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Genetic variants in ANCA-associated vasculitis: a meta-analysis
  1. Chinar Rahmattulla1,
  2. Antien L Mooyaart1,
  3. Daphne van Hooven1,
  4. Jan W Schoones2,
  5. Jan A Bruijn1,
  6. Olaf M Dekkers3,4,5,
  7. European Vasculitis Genetics Consortium,
  8. Ingeborg M Bajema1
  1. 1Department of Pathology, Leiden University Medical Centre, Leiden, The Netherlands
  2. 2Walaeus Library, Leiden University Medical Centre, Leiden, The Netherlands
  3. 3Department of Clinical Epidemiology, Leiden University Medical Centre, Leiden, The Netherlands
  4. 4Department of Medicine, Division Endocrinology, Leiden University Medical Centre, Leiden, The Netherlands
  5. 5Department of Clinical Epidemiology, Aarhus University Hospital, Aarhus, Denmark
  1. Correspondence to Chinar Rahmattulla, Department of Pathology, L1-Q (P0-107), Leiden University Medical Centre, PO Box 9600, Leiden 2300 RC, The Netherlands; C.Rahmattulla{at}lumc.nl

Abstract

Background Genetic factors may influence the pathogenic pathways leading to antineutrophil cytoplasmic antibody (ANCA)-associated vasculitis (AAV). We performed a meta-analysis to determine the genetic variants most likely associated with AAV and investigated whether diagnostic and serological subtypes within AAV have distinct genetic backgrounds.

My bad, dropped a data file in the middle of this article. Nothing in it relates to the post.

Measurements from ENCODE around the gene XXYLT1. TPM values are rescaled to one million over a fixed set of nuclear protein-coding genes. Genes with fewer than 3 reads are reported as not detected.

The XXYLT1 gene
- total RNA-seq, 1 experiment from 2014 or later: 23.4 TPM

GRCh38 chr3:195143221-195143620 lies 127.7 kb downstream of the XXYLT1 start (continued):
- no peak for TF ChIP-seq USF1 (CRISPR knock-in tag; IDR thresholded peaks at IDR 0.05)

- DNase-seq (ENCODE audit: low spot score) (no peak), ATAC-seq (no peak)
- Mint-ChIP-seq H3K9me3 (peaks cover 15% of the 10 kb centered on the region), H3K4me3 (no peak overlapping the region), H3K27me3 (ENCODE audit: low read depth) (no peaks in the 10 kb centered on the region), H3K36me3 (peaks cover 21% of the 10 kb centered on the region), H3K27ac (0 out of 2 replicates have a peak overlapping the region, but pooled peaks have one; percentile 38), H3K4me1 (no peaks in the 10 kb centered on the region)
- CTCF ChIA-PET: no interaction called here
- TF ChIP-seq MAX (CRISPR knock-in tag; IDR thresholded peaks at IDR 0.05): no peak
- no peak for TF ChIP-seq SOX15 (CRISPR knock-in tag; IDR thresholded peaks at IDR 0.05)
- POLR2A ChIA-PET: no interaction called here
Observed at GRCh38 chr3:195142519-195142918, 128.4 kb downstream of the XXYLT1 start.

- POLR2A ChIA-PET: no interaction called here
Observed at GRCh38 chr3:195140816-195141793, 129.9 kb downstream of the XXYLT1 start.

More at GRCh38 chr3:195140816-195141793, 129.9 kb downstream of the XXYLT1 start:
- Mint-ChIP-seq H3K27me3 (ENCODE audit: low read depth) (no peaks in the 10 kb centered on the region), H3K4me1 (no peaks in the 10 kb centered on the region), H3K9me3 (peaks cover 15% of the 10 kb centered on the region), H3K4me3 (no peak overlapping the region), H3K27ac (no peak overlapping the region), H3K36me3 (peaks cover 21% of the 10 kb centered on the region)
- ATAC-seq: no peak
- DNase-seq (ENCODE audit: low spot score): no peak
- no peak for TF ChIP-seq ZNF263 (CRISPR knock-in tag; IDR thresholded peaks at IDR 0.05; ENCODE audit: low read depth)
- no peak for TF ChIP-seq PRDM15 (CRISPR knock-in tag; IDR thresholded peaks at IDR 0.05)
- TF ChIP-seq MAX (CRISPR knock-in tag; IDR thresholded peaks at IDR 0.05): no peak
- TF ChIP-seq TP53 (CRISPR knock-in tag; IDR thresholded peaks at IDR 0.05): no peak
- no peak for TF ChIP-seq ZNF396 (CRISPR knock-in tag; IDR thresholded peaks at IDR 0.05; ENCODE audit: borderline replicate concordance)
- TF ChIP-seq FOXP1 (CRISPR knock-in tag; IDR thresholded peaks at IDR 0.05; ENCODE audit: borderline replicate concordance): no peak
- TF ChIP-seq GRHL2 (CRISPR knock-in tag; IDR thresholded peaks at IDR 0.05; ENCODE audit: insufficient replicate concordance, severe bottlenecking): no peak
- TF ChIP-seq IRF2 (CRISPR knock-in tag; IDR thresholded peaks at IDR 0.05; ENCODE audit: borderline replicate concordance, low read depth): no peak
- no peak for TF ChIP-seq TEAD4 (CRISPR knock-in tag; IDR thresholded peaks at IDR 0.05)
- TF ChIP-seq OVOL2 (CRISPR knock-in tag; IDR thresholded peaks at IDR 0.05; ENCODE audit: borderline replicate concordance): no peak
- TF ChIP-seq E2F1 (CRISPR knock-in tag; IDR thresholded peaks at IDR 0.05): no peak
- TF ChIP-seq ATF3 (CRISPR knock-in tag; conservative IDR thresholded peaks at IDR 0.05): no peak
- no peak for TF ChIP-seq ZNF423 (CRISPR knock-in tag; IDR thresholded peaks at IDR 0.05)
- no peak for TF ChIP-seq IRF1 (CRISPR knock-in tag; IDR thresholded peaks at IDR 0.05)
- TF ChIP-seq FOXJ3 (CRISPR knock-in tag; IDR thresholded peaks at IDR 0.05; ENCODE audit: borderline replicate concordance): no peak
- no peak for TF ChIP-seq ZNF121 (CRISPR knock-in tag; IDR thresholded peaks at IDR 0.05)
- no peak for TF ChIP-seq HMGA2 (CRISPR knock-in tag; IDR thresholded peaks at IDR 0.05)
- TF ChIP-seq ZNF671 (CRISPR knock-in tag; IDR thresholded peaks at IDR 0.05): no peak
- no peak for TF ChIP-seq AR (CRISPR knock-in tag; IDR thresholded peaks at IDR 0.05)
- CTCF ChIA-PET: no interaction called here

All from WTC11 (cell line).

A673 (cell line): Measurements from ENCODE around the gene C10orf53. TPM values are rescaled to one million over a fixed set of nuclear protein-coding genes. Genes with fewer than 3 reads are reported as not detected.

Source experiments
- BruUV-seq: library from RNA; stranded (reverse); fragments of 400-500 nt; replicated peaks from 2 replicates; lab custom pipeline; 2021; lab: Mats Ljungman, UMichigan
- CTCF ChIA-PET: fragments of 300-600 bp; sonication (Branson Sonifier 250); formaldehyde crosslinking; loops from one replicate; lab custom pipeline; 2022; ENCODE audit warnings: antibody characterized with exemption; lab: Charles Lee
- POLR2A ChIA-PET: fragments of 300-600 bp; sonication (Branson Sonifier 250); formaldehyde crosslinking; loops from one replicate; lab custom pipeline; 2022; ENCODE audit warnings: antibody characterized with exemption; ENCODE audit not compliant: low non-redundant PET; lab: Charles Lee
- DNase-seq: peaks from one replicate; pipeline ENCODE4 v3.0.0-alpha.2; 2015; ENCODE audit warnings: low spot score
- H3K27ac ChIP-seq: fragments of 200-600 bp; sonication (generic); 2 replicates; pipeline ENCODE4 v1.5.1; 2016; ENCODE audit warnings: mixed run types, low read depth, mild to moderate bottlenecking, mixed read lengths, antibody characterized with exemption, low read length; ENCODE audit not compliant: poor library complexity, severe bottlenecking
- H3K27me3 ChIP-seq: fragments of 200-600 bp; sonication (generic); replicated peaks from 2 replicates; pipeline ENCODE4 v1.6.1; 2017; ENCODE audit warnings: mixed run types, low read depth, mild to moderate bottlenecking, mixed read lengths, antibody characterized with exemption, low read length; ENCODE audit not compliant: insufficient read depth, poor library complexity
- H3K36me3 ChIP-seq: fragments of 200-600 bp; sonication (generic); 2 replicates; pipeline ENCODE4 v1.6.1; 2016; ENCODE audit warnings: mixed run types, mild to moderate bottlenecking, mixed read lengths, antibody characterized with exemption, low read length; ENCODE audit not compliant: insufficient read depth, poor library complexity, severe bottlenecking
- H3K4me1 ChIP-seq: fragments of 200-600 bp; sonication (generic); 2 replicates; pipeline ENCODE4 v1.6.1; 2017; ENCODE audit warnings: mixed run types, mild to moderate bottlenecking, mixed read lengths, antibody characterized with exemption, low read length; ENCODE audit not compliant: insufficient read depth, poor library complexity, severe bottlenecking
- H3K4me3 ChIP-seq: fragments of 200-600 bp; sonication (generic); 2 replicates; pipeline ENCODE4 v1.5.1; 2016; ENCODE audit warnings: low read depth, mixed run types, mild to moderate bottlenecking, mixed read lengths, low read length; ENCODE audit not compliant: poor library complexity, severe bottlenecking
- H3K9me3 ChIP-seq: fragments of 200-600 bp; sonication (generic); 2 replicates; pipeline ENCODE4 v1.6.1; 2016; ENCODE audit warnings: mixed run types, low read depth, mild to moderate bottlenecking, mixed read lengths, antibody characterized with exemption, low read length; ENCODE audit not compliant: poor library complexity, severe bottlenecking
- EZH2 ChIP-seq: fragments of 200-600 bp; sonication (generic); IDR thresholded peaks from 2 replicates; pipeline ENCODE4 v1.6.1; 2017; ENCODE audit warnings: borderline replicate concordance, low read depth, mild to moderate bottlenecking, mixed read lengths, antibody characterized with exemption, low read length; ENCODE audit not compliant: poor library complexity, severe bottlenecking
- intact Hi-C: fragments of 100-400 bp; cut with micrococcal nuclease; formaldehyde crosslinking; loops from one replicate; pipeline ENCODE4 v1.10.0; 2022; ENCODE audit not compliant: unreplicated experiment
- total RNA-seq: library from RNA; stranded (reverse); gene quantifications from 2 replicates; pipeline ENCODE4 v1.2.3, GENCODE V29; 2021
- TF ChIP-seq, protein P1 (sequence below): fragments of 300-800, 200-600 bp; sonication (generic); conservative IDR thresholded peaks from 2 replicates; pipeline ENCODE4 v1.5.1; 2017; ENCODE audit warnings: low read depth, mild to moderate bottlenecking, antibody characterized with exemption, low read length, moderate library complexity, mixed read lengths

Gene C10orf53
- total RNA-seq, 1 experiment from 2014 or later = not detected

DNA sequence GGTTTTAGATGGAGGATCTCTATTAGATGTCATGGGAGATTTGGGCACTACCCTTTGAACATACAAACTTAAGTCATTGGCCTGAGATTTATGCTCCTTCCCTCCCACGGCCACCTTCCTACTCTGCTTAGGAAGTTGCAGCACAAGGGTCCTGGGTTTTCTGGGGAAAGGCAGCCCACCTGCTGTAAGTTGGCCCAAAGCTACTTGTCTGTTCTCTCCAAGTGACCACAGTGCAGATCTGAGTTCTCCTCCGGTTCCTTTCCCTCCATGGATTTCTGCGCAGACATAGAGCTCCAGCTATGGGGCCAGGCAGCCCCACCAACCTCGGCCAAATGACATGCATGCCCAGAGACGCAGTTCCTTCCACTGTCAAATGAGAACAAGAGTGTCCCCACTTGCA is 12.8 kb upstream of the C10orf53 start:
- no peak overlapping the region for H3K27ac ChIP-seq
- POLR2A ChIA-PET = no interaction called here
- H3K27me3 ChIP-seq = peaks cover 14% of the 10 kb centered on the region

Methods Studies investigating the association between genetic variants and AAV in humans were searched in PubMed, EMBASE and Web of Science. All variants investigated in at least two studies were selected. Subsequently, all studies assessing these variants were included in this meta-analysis. Additionally, data on these variants from the largest genome-wide association studies in AAV were included to increase the validity of this meta-analysis.

Results The literature search yielded 5180 articles. 62 articles investigating 140 genetic variants were included, 33 of which were associated with AAV in a meta-analysis. These genetic variants were in or near the following genes: CD226, CTLA-4, FCGR2A, HLA-B, HLA-DP, HLA-DQ, HLA-DR, HSD17B8, IRF5, PTPN22, RING1/RXRB, RXRB, STAT4, SERPINA1 and TLR9. Moreover, we identified genetic distinctions between granulomatosis with polyangiitis and microscopic polyangiitis and between proteinase 3 ANCA vasculitis and myeloperoxidase ANCA vasculitis. In 76% of the genetic variants, subdivision based on ANCA serotype resulted in higher ORs than subdivision based on clinical diagnosis.

Conclusions This meta-analysis identified 33 genetic variants associated with AAV, supporting a role for alpha-1-antitrypsin, the major histocompatibility complex system, and several distinct inflammatory processes in AAV pathogenesis. Our results indicate that subdivision of AAV based on ANCA serotype has a stronger genetic basis than subdivision based on clinical diagnosis.

  • Autoimmune Diseases
  • Systemic vasculitis
  • Gene Polymorphism
  • Granulomatosis with polyangiitis

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